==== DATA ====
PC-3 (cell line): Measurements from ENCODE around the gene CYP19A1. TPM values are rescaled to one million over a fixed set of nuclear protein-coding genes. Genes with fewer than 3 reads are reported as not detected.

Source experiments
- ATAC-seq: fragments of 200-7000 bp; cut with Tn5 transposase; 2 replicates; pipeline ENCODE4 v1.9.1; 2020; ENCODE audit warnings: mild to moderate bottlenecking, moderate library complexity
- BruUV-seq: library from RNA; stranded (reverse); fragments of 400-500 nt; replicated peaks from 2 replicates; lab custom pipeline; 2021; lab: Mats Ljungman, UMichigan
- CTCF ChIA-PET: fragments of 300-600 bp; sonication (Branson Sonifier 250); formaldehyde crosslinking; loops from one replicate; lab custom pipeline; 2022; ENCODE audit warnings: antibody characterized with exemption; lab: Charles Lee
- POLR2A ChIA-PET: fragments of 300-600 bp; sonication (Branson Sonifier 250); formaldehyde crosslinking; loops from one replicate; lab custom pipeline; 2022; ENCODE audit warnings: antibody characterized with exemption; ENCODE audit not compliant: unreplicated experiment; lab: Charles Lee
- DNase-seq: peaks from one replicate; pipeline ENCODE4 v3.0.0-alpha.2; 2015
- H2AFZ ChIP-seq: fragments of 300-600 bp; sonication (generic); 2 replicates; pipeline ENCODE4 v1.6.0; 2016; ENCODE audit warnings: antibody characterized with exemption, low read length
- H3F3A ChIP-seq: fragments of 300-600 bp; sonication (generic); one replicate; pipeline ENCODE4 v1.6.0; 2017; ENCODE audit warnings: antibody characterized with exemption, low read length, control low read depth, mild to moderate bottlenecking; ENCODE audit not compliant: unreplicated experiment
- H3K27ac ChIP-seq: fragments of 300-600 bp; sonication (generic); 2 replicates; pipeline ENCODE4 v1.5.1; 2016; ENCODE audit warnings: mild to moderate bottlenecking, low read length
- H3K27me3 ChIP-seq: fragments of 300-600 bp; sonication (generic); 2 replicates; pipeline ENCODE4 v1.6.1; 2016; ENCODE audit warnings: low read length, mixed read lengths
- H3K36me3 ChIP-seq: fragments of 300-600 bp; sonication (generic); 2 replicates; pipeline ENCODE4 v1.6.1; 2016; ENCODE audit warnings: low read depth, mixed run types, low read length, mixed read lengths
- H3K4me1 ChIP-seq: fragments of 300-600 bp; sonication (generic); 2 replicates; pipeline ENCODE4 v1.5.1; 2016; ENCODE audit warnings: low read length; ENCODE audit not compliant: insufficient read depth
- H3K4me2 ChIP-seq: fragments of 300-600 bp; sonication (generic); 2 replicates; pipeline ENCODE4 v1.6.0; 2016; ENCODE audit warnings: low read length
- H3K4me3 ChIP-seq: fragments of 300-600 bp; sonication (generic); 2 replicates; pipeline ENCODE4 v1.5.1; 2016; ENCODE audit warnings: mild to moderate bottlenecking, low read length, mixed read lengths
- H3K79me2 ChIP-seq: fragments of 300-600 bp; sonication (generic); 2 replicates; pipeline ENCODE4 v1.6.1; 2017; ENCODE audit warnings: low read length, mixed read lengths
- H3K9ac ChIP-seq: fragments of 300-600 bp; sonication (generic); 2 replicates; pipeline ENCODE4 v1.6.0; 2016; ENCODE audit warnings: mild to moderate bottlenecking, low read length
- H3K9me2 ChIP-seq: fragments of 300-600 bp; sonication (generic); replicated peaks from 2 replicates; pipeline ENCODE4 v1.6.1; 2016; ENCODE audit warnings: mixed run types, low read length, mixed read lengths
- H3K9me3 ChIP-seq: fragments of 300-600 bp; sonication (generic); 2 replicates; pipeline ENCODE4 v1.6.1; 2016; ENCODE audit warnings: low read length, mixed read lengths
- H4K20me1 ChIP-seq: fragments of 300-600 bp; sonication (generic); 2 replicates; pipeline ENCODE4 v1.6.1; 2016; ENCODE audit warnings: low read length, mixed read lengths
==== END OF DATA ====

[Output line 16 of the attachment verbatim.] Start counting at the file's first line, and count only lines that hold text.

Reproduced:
- H3K79me2 ChIP-seq: fragments of 300-600 bp; sonication (generic); 2 replicates; pipeline ENCODE4 v1.6.1; 2017; ENCODE audit warnings: low read length, mixed read lengths